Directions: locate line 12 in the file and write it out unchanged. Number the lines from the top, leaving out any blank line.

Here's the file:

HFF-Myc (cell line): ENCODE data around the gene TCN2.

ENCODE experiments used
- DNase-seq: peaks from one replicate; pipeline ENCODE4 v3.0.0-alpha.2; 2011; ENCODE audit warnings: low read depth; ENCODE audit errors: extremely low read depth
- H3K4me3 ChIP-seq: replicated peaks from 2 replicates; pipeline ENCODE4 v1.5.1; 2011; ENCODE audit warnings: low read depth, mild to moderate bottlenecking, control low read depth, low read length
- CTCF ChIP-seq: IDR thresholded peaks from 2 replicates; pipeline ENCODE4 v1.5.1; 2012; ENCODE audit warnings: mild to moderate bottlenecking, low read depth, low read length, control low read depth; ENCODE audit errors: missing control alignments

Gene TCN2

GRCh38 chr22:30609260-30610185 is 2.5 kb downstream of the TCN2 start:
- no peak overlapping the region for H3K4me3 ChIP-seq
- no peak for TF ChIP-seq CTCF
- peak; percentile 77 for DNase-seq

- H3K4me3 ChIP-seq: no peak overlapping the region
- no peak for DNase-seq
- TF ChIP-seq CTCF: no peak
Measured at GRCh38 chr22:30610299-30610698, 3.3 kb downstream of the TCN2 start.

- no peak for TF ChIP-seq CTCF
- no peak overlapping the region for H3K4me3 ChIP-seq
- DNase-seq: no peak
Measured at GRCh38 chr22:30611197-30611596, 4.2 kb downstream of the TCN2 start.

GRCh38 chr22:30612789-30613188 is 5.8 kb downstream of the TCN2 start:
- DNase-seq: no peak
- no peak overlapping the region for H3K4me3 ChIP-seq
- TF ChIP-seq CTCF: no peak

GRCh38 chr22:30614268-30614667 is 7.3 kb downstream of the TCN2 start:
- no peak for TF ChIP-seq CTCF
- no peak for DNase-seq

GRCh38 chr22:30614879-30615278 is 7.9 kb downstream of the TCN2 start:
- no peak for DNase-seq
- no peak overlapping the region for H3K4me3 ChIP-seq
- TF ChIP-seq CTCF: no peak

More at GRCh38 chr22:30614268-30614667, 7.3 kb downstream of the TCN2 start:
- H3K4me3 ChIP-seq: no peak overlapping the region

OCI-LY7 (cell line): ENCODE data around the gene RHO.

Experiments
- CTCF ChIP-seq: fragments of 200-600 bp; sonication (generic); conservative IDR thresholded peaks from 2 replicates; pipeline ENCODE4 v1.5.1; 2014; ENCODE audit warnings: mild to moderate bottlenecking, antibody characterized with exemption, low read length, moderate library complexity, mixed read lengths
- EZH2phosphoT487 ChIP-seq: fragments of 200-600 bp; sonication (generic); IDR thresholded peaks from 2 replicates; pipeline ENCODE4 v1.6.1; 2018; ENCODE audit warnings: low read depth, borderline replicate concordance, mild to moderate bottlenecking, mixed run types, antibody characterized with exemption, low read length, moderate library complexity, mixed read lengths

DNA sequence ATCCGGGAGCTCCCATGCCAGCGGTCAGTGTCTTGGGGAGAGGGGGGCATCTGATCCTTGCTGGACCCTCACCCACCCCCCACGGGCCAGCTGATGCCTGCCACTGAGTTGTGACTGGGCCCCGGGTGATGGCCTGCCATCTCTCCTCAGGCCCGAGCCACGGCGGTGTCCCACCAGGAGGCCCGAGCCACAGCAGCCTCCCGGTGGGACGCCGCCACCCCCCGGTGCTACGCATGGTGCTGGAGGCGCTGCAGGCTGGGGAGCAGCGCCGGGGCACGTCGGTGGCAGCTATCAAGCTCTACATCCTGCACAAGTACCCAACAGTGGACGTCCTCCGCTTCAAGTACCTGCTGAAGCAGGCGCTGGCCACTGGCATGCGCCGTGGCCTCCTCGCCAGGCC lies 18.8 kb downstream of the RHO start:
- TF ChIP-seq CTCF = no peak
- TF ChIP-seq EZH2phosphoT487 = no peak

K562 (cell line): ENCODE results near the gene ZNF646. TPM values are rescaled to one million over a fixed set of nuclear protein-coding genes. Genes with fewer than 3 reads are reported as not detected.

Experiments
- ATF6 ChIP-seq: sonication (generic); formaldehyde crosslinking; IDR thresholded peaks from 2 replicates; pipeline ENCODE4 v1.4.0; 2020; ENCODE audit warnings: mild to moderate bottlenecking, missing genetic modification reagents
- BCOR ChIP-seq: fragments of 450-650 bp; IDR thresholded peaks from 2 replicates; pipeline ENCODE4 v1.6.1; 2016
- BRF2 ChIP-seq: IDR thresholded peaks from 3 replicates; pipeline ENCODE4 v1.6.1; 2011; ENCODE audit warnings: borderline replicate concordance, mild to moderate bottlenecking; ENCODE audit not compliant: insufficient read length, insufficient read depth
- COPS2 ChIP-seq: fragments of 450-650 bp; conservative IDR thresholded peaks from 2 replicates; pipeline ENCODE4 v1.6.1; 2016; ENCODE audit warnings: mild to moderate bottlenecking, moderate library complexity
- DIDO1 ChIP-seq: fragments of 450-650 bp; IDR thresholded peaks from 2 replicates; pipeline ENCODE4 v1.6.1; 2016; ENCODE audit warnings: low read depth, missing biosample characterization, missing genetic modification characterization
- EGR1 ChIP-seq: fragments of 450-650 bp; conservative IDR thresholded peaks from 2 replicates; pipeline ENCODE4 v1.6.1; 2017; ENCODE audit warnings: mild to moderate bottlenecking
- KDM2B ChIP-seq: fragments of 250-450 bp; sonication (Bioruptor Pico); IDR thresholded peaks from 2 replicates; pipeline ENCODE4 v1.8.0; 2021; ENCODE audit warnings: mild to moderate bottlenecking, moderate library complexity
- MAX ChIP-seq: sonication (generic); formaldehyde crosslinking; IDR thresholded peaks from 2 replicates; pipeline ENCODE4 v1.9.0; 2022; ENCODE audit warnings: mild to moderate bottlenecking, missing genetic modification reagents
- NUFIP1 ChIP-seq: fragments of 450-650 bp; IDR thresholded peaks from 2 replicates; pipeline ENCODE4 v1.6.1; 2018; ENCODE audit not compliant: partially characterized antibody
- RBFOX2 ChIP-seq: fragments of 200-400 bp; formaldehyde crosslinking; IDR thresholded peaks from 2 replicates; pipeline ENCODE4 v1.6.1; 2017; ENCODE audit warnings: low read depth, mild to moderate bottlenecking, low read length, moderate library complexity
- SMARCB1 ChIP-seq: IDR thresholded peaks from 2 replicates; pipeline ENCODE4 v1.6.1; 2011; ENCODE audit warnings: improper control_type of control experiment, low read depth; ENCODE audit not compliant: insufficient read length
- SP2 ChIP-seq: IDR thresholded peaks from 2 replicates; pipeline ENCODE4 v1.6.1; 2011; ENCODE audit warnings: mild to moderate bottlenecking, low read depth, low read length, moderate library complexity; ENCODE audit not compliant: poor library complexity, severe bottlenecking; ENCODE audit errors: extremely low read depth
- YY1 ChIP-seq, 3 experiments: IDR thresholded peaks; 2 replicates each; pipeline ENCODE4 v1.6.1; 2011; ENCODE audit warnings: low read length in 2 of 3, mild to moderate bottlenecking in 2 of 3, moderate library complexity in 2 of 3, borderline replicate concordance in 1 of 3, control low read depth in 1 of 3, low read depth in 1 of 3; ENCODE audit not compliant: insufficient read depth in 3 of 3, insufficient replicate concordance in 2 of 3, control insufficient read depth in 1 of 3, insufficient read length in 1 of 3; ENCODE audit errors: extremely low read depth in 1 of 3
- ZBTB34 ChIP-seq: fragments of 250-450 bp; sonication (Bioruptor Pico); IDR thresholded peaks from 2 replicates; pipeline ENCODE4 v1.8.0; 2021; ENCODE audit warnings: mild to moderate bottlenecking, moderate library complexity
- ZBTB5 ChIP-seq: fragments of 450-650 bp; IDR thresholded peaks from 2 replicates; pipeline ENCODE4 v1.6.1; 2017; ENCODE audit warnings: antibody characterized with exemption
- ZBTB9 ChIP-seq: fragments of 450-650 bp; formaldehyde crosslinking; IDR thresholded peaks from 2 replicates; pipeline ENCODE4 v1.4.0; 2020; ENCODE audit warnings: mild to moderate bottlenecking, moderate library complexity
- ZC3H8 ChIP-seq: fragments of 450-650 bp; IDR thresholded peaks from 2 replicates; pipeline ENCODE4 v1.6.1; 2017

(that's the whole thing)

- no peak for DNase-seq